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Great musical entertainment, 1899: the night Columbia rocked


On Saturday evening, March 11th, 1899, Columbia was a happening place. Word had spread like wildfire via the pages of the News that the Columbia Brass band, supplemented by various others, would give an entertainment that evening - and the folks came in droves. Without a doubt, buggies, surreys, phaetons, and jolt wagons as well as horses, mules, and ponies were double- and triple parked around the Square that evening almost sixscore years ago.

It had been but a few short weeks since the Band had once again risen, phoenix-like, from the ashes of a previous incarnation. Not until the latter part of February had the members "come out of the back room" to rattle the rafters at the home of Mr. and Mrs. Jo Rosenfield on Pea Ridge, but wrote News of the boys in the band and their leader after this first semi-public appearance,

"The truth is Prof. Bellamy has a set of young men with all the necessary talent and determination required to make a band of unusual promise, and the boys realize they have an instructor who knows his business..."

Following the Pea Ridge performance, the paper indirectly quoted Professor Bellamy himself as pronouncing that "the boys are advancing rapidly and can play as well as many bands of 6 months practice."

Soon thereafter, the News edition of March 1st coyly promised readers "one of the most enjoyable entertainments ever given in the good old town of Columbia," featuring "the best talent in the city" would soon be announced.

The following week, another notice appeared, this one noting, "The admittance is but a trifle" and promised those attending the show would experience (at least temporarily) surcease from the sorrows of life. Also in this issue of the paper appeared a program, two columns wide and half a page in length. It proclaimed the show would be held in the Court-house and listed no fewer than 21 songs and readings, with "The whole to conclude with a laughable Melodrama." A note at bottom of the programme stated simply, "W.T. Price, President / L.C. Hurt, Sec." (The program, while noting the location, failed to include the cost of admission and the starting time.)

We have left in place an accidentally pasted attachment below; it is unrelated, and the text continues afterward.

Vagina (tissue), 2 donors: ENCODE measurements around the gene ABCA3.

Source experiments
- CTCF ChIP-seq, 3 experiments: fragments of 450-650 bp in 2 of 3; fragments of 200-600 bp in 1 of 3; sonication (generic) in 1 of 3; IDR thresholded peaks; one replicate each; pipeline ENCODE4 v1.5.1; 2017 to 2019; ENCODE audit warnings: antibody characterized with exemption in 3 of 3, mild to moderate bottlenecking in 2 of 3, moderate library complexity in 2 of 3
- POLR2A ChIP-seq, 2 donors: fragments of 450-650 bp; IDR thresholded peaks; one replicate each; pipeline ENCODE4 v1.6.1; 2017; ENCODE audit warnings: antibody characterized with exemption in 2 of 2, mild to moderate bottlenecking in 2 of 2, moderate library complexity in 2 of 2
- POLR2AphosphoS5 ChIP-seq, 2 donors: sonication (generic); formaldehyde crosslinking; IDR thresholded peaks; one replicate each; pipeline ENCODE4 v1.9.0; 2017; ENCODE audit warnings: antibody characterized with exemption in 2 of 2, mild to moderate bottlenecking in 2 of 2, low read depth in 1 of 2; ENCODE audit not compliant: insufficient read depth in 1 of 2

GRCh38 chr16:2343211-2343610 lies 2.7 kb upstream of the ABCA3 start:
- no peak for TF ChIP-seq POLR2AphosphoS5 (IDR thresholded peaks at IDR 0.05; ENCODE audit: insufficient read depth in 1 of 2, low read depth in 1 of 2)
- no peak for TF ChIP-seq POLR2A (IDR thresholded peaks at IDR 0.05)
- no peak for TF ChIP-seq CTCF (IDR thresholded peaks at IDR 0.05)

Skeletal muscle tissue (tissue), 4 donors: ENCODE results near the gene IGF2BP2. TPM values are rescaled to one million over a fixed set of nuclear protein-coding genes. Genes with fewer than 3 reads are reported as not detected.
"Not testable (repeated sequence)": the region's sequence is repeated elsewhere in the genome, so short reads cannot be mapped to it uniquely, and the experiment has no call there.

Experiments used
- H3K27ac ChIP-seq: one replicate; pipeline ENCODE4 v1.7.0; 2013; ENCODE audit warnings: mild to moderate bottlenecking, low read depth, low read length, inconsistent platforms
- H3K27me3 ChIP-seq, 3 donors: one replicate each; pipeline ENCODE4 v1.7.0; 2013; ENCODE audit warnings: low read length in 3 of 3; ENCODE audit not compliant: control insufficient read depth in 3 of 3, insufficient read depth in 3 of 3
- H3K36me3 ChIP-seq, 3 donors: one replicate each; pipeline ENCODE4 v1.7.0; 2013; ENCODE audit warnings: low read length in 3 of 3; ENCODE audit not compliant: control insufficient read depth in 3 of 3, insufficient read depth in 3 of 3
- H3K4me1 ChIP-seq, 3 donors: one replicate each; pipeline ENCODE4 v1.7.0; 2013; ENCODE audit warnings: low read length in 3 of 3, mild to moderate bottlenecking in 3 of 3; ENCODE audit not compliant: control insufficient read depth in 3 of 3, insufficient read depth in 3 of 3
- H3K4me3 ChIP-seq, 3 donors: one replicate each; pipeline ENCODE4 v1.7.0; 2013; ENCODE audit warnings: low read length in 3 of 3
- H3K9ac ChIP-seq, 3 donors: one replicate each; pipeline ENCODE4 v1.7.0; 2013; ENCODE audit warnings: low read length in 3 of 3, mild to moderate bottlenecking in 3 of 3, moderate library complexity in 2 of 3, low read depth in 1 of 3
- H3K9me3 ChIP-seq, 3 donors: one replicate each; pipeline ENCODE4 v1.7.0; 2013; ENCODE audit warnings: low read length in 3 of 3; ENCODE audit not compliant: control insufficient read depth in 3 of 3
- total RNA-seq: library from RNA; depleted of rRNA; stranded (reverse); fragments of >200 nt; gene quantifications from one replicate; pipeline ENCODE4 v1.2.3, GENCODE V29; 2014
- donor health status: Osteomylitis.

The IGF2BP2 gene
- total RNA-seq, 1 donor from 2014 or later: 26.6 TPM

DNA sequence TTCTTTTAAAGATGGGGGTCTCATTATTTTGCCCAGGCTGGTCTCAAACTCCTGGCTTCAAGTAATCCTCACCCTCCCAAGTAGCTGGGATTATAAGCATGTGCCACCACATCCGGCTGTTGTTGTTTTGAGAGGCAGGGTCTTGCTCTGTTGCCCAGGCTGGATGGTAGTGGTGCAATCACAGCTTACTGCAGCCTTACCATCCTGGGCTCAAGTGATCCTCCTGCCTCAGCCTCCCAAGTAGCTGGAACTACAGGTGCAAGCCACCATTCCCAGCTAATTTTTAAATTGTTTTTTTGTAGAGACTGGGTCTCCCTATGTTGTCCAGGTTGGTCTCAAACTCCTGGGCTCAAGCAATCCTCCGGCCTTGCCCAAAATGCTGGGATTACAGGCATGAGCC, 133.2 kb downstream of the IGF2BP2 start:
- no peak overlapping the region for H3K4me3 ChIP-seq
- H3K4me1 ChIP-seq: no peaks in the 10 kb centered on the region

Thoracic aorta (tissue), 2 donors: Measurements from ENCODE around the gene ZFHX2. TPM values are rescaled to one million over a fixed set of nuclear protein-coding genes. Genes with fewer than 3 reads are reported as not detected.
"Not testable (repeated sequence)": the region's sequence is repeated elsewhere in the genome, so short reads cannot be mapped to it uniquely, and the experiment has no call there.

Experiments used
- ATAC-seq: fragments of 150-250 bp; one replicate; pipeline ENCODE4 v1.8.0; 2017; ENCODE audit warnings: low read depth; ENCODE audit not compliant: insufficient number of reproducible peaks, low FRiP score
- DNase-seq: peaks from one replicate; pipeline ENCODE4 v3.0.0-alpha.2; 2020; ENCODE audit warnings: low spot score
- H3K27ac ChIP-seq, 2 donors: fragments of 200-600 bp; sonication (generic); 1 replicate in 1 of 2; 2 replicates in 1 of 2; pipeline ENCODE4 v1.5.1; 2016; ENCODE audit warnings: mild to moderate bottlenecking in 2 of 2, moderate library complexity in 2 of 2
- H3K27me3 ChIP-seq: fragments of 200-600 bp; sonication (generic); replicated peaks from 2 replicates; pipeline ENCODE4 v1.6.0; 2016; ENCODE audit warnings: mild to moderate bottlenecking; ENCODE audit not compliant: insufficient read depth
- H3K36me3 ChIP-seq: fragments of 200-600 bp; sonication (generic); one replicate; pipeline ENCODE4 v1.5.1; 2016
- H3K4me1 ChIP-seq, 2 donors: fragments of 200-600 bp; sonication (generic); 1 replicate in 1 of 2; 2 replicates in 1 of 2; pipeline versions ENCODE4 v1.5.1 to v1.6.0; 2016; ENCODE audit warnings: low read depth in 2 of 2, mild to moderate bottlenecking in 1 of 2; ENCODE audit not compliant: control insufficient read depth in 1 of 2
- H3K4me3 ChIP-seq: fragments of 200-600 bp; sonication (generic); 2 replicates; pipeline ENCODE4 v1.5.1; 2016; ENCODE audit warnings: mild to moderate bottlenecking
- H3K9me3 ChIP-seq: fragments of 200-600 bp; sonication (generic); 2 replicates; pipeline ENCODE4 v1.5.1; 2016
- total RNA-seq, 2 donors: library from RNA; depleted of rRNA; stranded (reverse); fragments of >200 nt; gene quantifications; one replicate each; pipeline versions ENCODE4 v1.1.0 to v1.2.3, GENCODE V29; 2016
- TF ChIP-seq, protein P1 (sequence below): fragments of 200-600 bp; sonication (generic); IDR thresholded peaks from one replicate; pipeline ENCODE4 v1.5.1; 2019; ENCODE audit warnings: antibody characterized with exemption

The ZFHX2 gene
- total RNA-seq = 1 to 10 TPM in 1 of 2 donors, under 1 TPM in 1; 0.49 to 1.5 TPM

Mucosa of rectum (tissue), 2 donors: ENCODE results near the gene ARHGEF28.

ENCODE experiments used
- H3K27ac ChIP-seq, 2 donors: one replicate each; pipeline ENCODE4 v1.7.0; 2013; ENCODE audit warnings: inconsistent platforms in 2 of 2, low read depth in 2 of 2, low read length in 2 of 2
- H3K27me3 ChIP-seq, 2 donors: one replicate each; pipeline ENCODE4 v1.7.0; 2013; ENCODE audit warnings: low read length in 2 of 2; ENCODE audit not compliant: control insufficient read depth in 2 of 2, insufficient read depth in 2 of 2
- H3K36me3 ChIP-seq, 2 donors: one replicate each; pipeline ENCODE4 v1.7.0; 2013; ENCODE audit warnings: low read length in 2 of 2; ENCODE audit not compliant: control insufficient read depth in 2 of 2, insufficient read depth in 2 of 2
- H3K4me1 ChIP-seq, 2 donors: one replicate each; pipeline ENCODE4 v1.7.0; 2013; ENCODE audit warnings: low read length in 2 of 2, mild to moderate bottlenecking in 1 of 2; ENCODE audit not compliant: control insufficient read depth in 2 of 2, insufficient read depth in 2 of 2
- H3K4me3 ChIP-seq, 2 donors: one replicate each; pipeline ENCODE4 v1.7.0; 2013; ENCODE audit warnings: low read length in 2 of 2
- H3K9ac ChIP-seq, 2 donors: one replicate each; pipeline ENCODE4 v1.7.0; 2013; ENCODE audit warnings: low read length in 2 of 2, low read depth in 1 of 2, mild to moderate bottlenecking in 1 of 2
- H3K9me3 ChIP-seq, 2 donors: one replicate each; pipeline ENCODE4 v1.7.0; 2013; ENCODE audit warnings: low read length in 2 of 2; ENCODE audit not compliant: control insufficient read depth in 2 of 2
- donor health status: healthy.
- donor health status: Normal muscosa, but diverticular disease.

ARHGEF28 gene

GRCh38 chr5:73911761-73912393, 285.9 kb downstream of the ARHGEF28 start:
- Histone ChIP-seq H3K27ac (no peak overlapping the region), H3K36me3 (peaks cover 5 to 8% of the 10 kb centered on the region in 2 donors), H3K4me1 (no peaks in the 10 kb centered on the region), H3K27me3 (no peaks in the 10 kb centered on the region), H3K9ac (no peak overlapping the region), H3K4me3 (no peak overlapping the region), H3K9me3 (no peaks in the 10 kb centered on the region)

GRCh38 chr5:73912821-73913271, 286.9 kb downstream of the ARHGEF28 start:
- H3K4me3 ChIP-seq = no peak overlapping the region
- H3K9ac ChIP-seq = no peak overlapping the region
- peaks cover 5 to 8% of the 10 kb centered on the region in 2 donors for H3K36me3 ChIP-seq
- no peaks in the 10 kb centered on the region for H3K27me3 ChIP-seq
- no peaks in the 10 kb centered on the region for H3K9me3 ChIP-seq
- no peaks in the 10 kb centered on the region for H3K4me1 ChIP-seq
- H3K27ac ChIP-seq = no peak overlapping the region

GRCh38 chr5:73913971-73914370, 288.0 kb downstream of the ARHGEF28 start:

Songs featuring the brass band were "America," "She Was Bred in Old Kentucky," and "My Old Kentucky Home." The rest of musical program consisted of solos, duets, and group vocals, including "Days That are Gone," "Cuckoo Call," "Come Where to Lilies Bloom," and "The Distant Chimes." The News remarked that several on the program were known to have "cultivated" voices and added, "[I]t goes without saying the vocal music was up to the standard." Several of the performers also made an appearance in the melodrama, and the evening closed out with everyone joining in on a sentimental favorite, "Home Sweet Home."

The March 15th paper reported "A very large audience attended the musical entertainment at the court-house Saturday night." The News had nothing but high praise for all involved, with particular words of glory for young Miss Nina Marcum, who, at just short of her 11th birthday, "recited one of her favorite selections which pleased everyone in the court-room."

The closing paragraph revealed the show had been put on as a benefit performance for the band and stated, "The house paid the young men $44.50 which is an evidence that the members of the band...are appreciated by the community."

According to the March 15th article, the band members were J.S. Royse, W.F. Hancock, W.S. Barker, L.L. (Brud) Eubank, S.F. White, W.G. Eubank, M.C. Winfrey, L.C. Hurt, O.S. Dunbar, W.T. Price, George Rosenfield, and, of course, Prof. Bellamy.

Other participating in this extravaganza that rocked Columbia were Mrs. Rollin Hurt (pianist), Sam Royse and P.V. Grissom (orchestra), and Mrs. Jo Rosenfield; and Misses Sallie Montgomery, Lula White, Pauline Cabell, Julia Eubank, Edna Staples, and Minnie Kemp.

This story was posted on 2016-09-29 04:10:44
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